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Homepage. This page: An interesting old photograph of a lefthand-drive MG 1100 car.

MG 1100.

I've fond memories of a two-tone MG 1100 that dad owned, as it was the first car I vaguely remember him owning. Sadly, as with most Austin, Morris, MG (and other) variants of BMC's ADO16 design, it succumbed to the unforgiving metal moth, and was soon sent to the scrapyard, to be replaced by a Volvo. The 12G206/12G295 cylinder head, and the car's distinctive MG chrome grille, live on, the latter hanging up in my garage, the former on a shelf somewhere, having seen service on my A40's engine in the dim and distant past.
The left-hand-drive four-door MG1100 shown below was photographed on the Continent, and looks to be in fine fettle, sporting as it does a number of period accessories. Visible in this shot are aftermarket chrome wing mirrors, and a radio aerial. A Lucas Fogranger lamp, and a matching spotlamp (similar to those found on the Vanden Plas variant), have also been fitted. Can anyone identify the country this MG was first registered in from the distinctive 0-42 numberplate?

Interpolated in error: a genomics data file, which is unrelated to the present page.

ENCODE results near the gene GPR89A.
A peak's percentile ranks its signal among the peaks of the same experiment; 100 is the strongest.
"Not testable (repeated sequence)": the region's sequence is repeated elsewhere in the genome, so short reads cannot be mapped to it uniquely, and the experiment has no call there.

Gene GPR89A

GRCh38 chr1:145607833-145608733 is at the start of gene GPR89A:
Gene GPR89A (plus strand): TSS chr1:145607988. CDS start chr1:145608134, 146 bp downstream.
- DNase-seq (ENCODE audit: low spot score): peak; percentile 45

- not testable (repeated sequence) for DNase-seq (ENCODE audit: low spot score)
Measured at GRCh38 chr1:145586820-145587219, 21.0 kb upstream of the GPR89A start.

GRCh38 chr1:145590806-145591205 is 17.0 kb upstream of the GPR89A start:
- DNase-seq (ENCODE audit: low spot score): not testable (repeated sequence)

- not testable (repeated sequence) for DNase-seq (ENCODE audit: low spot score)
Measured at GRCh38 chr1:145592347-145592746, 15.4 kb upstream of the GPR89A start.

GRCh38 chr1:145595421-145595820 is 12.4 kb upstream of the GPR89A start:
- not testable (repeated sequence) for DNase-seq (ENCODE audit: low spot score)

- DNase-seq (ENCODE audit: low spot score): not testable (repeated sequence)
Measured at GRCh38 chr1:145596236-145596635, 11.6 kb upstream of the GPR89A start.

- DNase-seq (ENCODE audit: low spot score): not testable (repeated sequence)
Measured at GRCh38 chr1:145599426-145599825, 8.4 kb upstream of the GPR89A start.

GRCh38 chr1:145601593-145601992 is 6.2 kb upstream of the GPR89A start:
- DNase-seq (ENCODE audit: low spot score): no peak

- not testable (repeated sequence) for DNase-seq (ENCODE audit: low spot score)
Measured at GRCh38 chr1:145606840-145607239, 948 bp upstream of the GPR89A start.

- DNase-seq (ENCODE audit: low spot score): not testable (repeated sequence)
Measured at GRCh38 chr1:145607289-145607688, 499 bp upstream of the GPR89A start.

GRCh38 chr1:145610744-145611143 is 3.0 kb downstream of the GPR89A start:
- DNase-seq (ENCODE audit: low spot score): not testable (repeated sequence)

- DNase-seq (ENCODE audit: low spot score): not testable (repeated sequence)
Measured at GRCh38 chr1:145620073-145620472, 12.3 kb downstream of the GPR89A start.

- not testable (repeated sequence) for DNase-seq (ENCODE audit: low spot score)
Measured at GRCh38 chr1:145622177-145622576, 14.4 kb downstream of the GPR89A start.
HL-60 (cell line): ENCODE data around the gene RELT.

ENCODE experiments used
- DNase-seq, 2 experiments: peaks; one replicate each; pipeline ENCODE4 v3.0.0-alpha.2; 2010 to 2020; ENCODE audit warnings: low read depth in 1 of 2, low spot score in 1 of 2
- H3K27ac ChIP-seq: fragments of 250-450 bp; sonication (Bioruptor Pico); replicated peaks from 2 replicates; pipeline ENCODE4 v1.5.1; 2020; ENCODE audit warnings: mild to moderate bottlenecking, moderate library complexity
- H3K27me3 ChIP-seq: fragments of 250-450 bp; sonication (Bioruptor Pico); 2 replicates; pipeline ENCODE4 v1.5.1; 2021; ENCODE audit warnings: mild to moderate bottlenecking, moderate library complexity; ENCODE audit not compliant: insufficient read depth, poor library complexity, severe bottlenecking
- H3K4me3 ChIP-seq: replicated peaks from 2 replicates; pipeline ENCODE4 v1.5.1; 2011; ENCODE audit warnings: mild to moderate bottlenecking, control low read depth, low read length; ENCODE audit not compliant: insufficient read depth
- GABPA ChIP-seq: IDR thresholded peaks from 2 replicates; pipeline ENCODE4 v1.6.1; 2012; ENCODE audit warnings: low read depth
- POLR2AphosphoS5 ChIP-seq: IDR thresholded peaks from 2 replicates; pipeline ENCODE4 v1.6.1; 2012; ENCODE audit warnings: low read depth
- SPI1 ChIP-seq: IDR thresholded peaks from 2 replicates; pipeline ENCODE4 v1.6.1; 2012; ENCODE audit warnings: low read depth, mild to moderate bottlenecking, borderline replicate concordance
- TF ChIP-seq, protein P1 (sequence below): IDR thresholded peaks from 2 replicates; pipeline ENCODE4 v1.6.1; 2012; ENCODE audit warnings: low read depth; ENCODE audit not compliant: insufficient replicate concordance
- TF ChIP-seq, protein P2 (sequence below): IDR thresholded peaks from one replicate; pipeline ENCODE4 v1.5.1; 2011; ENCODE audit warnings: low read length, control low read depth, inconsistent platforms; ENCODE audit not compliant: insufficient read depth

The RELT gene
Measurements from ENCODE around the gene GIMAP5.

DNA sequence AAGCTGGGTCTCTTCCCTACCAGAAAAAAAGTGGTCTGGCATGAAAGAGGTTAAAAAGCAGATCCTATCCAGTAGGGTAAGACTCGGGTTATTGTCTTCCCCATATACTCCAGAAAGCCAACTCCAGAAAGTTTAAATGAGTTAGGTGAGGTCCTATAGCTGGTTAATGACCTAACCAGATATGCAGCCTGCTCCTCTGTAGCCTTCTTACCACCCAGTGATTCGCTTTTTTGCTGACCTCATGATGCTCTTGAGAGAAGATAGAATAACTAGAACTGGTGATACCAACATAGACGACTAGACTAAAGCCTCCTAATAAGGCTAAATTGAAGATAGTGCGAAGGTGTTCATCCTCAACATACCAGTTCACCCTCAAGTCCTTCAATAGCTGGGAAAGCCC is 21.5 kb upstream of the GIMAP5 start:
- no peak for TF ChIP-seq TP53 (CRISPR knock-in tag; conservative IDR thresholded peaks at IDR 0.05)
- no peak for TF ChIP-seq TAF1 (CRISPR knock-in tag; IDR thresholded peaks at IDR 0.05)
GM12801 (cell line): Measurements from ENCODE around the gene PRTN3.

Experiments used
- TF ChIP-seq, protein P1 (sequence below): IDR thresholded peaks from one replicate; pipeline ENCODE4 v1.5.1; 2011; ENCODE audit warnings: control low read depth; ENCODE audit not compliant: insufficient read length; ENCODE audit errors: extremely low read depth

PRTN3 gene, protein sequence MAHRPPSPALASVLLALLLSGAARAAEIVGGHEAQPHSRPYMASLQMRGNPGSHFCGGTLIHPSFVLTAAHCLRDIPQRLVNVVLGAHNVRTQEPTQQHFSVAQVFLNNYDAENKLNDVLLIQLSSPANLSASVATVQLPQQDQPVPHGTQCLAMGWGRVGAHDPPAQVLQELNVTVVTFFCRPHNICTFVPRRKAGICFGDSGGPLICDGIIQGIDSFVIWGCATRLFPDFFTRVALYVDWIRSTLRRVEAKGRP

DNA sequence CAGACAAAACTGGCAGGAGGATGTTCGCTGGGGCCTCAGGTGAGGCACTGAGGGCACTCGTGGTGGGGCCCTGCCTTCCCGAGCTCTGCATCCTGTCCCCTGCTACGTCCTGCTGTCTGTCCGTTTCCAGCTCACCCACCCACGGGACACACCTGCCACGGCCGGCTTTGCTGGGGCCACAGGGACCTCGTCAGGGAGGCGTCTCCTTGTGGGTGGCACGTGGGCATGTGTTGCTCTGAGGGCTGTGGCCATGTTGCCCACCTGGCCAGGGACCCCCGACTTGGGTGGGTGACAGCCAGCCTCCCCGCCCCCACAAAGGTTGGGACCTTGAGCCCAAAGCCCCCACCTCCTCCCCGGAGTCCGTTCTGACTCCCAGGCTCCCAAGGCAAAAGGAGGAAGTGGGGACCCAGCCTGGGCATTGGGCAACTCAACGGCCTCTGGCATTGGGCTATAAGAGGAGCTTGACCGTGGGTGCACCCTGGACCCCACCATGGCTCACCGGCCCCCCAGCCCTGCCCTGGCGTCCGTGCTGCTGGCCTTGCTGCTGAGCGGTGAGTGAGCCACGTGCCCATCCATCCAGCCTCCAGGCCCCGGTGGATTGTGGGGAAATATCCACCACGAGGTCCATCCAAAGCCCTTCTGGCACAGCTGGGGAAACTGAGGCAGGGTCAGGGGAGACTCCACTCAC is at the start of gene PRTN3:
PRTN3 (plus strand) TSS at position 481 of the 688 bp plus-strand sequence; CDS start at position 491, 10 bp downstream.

(Please click the thumbnail to view full-size image.)
MG 1100 car photo
The MG 1100 of 1962 was the sporting version of BMC's 1100 range. While the Austin 1100 and Morris 1100 were sold to the masses, the MG variant, with its sporting badge and twin carburettors, was aimed at boy racers who needed more space than was offered in the Mini, and more grunt than was offered in the basic Austin/Morris models. In 1967 the range as a whole received a raft of improvements, most useful being the adoption of the larger, 1275cc, version of the A-Series engine. Transmission was either via a four-speed manual, or automatic gearbox, the latter not being a feature of all model years and finally dropped altogether for the MG in 1969, two seasons before the MG's eventual demise (replaced by the Austin 1275GT version).
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